Your feedback is essential
Right now, the best way to leave feedback is to open a ticket on GitHub or subscribe to the mailing list. This project is in a “public preview” state because I want to find all the rough edges before committing to a proper release.
Project Core Beliefs
Documentation authors are mostly library maintainers.
Library maintainers don't want to invest lots of time in their documentation system, because it is a distraction from their work. (See also Frequently Anticipated Criticisms)
Therefore, using Computer Words should mostly be obvious. Using it should not require authors to constantly refer to syntax references or other meta-documentation.
Since the documentation is for software, Computer Words should make it easy to integrate with software. Plugins are a core feature.
The simplicity of Markdown, the power tools of Sphinx
Markdown is the language of GitHub, BitBucket, and GitLab. Software developers write Markdown all the time. Since they already know Markdown, why should they learn a different language to write their documentation, as long as it's sufficiently powerful?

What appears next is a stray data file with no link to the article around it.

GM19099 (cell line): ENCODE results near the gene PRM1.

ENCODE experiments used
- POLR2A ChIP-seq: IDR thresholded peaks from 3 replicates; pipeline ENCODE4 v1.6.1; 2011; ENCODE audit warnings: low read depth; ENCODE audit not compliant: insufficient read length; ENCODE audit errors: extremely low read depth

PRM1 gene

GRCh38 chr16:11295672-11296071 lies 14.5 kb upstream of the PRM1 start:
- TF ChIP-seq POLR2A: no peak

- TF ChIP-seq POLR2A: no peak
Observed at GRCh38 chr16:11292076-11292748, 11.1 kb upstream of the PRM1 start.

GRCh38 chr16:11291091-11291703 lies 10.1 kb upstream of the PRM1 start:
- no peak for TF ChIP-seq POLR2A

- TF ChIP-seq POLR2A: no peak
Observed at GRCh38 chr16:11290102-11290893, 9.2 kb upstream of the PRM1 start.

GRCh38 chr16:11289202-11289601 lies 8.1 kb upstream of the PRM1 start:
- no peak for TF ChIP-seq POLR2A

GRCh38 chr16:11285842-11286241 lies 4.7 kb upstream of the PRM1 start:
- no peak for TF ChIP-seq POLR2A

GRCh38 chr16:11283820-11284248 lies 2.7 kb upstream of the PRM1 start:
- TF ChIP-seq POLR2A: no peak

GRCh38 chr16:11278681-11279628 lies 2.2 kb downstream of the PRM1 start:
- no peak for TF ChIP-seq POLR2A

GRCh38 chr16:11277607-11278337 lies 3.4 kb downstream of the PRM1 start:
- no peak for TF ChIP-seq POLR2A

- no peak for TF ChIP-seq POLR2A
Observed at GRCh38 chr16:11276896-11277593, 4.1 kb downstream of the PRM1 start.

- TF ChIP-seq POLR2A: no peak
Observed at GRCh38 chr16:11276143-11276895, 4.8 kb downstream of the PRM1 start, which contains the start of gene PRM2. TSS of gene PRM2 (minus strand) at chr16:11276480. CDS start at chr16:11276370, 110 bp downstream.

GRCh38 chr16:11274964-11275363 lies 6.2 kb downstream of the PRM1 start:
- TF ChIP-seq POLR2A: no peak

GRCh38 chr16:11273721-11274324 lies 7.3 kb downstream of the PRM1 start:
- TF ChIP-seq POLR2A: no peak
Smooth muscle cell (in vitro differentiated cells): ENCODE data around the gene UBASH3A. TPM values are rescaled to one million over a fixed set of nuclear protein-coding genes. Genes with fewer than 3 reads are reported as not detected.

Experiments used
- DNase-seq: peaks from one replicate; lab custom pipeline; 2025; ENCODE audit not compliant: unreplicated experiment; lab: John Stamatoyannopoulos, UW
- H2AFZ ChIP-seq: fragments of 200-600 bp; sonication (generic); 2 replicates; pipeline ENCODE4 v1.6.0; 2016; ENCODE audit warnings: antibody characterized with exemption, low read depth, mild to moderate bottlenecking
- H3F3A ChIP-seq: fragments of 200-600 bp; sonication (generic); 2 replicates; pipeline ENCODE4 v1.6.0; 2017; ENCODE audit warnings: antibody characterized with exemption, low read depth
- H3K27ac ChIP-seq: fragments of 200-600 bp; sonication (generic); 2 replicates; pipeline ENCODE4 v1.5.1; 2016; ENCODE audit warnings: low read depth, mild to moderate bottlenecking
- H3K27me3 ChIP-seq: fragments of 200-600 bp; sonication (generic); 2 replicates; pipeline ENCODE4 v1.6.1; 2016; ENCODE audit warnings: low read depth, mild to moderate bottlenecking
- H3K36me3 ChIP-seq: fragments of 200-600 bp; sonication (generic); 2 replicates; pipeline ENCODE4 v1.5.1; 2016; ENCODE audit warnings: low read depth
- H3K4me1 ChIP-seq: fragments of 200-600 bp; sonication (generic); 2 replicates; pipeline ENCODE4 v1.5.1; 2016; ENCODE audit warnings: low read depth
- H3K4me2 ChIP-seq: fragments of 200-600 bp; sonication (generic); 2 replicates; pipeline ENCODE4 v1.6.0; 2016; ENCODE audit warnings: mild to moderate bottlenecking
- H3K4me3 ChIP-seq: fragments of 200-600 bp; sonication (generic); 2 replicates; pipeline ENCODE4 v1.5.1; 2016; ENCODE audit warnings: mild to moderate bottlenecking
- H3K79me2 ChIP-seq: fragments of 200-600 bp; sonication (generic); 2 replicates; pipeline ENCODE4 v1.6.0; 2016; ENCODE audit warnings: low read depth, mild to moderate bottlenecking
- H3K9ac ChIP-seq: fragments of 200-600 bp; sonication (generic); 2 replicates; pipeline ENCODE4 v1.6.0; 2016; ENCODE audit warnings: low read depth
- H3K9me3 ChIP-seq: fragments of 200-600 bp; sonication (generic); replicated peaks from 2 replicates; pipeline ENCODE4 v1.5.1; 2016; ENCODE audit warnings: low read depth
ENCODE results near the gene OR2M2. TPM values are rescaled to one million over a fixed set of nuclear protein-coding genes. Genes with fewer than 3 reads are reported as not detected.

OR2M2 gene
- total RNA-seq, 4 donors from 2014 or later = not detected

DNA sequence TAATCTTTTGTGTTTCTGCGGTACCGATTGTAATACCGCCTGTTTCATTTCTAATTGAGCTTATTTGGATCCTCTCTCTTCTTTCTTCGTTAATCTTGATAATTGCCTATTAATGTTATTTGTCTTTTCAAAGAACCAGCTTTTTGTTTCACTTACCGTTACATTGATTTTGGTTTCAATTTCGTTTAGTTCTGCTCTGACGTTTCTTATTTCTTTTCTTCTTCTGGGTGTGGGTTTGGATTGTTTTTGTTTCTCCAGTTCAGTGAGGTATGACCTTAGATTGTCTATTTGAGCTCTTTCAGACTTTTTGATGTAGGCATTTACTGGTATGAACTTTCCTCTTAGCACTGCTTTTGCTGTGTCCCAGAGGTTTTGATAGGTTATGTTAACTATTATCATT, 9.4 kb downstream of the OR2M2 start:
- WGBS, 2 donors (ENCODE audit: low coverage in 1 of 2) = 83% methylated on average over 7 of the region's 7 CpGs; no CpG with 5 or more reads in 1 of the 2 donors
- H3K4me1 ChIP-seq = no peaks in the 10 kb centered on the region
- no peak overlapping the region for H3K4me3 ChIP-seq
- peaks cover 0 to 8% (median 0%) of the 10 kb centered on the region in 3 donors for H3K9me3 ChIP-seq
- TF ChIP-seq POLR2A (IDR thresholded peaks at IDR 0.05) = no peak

If you just write a bunch of Markdown files, you end up hosting your docs on a GitHub wiki or some similar abomination, giving up a lot of convenience and power. There needs to be some kind of organizing power to bring it together.
HTML & CSS
A web page should be more than a sea of
The output uses semantic HTML5 markup. That's kind of nice.
It's really easy to include CSS stylesheets. You might think, “I'm making a web site, so of course I can style it with CSS!” But if you were using another tool, you would find this task to be more trouble than you were expecting. Computer Words makes it really, really simple to add your own CSS. And it includes a normalization stylesheet and some pretty good defaults.
Applying some basic font and color changes is a surprisingly affective way to brand your documentation. You should do it.
Simple and powerful plugin API
Computer Words has a plugin API that allows you to transform arbitrary nodes in arbitrary ways. You can implement plugins to replace text inline, collect information from one place and reformat it for display in another place, or insert content from external files.
More importantly, you can use plugins other people have written!
Who should use this?
Documentation nerds. It's in a useable preview state, which means you can see for yourself if the ideas have merit and contribute feedback.
Projects with an existing set of Markdown docs that happen to work with the Computer Flavored Markdown parser. You should be able to set up the project with a simple config file and see how it goes.
Who should not use this?
Anyone who wants a robust, battle-tested system.
Projects already invested in Sphinx or another non-Markdown system they are happy with.